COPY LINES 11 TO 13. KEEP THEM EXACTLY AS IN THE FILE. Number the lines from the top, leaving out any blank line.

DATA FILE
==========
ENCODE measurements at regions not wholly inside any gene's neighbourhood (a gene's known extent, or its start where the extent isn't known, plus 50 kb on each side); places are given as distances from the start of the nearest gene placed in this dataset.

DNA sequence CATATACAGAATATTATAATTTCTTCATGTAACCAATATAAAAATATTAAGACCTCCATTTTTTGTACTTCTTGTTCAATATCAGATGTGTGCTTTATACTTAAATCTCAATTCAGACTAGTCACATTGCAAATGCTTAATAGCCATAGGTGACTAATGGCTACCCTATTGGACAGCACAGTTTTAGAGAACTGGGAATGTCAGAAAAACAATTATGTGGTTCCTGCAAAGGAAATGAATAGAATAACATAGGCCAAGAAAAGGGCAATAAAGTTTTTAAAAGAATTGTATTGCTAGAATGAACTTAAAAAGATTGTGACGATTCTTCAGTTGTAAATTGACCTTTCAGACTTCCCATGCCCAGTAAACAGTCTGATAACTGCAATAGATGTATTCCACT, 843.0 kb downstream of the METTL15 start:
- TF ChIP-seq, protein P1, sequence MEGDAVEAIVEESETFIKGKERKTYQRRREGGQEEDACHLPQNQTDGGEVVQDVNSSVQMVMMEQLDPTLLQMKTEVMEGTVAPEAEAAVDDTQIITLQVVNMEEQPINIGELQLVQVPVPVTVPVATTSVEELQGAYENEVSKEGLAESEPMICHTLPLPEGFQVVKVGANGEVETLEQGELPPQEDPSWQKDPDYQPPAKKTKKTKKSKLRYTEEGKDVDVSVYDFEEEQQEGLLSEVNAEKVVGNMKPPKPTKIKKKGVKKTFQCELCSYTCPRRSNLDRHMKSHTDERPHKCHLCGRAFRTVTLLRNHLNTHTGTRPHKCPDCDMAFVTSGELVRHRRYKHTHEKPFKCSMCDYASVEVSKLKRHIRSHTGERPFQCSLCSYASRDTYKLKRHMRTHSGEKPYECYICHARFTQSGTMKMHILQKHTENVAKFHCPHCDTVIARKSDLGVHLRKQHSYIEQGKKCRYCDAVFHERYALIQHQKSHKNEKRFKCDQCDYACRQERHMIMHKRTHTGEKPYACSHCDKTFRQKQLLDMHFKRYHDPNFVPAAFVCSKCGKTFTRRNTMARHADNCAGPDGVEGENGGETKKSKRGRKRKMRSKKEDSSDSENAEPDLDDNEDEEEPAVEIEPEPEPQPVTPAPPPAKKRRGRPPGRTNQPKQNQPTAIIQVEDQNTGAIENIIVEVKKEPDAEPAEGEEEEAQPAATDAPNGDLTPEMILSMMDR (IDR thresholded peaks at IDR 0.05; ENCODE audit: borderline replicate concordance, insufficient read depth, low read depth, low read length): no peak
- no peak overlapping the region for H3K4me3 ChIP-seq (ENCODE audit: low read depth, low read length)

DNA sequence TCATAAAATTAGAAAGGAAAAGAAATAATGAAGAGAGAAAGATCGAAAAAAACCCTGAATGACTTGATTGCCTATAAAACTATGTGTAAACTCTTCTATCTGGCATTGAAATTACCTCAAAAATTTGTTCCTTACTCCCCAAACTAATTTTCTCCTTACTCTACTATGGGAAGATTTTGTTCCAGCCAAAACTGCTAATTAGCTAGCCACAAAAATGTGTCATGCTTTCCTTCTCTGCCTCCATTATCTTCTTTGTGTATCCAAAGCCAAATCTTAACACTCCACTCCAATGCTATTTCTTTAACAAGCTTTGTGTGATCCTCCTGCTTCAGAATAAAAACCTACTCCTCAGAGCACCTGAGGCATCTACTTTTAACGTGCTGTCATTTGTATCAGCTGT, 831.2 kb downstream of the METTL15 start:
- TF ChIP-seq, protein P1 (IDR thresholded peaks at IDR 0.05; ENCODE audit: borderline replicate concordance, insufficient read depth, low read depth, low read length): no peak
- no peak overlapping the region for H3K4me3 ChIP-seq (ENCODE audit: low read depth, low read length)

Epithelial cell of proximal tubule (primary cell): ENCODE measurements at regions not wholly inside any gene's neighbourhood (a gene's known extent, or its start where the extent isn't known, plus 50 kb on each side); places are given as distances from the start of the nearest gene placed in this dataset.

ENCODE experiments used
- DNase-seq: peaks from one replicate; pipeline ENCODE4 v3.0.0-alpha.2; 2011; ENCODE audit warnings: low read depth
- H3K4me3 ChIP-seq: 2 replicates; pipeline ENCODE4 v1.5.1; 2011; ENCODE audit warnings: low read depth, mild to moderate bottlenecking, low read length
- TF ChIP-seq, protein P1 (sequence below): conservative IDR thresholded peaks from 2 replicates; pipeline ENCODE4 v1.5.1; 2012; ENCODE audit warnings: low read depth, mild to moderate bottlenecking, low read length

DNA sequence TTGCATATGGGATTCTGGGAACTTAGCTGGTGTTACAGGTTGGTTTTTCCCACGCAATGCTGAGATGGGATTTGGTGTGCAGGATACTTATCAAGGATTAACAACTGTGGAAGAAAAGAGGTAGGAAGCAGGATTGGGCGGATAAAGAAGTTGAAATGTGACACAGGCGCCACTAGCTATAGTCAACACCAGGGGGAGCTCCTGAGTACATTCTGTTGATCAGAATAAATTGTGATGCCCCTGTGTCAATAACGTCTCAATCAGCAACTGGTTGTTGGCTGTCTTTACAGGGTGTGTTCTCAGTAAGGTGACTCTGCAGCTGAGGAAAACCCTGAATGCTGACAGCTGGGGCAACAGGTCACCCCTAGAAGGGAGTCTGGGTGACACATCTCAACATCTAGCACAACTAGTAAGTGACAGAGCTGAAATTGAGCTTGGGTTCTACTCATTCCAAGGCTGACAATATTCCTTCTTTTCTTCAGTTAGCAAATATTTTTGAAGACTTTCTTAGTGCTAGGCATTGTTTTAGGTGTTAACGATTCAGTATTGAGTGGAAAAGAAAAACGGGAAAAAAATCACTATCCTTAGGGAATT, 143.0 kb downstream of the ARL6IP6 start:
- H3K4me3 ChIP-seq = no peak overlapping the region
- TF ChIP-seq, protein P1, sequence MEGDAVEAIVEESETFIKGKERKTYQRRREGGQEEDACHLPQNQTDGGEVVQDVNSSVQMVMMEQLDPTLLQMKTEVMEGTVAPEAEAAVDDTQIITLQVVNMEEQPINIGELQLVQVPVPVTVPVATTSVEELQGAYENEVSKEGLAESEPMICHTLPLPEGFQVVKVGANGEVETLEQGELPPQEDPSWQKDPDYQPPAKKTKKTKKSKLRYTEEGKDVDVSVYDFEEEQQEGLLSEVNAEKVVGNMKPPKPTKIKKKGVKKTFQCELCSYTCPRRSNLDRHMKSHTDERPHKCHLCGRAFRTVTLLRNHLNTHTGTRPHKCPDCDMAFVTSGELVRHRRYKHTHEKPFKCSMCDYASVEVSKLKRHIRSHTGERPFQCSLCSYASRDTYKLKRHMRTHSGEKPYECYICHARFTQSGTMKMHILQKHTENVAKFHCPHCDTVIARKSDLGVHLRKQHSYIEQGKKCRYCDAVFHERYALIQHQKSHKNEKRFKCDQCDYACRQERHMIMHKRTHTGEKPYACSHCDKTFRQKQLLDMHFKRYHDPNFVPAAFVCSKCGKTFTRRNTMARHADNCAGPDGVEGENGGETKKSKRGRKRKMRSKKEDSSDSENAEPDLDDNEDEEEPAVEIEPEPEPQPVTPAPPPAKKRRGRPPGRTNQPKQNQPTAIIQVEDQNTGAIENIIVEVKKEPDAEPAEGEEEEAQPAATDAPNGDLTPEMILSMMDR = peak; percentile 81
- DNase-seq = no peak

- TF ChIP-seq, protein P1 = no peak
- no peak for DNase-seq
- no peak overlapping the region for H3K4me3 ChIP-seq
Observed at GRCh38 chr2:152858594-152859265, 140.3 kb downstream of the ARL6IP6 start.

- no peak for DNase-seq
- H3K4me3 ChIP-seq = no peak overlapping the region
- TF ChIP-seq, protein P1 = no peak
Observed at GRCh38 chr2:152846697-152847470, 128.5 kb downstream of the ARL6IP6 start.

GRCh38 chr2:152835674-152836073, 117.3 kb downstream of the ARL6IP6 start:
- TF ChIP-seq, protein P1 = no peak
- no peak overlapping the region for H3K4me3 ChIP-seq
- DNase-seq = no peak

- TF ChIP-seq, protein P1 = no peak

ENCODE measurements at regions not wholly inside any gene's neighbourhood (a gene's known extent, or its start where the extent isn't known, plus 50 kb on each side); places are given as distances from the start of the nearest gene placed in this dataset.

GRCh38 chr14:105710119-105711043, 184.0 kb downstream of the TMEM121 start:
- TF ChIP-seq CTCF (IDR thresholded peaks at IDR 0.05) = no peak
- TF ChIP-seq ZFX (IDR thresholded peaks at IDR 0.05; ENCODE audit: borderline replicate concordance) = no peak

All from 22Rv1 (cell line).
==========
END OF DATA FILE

- H3K4me3 ChIP-seq: 2 replicates; pipeline ENCODE4 v1.5.1; 2011; ENCODE audit warnings: low read depth, mild to moderate bottlenecking, low read length
- TF ChIP-seq, protein P1 (sequence below): conservative IDR thresholded peaks from 2 replicates; pipeline ENCODE4 v1.5.1; 2012; ENCODE audit warnings: low read depth, mild to moderate bottlenecking, low read length

DNA sequence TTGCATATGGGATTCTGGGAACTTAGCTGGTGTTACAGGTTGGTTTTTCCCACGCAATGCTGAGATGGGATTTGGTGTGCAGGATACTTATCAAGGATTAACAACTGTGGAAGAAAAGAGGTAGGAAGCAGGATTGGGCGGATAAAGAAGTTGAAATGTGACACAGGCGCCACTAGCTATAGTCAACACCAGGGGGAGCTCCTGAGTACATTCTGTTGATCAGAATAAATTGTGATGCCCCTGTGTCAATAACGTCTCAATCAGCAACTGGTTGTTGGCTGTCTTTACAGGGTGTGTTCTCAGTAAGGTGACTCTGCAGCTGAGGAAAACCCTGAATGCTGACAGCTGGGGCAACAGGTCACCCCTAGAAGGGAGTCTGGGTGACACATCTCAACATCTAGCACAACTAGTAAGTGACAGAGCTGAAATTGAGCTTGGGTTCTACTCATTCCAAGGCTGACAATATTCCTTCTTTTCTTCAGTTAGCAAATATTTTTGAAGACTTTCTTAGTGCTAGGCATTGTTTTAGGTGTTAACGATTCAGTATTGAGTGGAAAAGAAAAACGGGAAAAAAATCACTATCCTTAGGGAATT, 143.0 kb downstream of the ARL6IP6 start: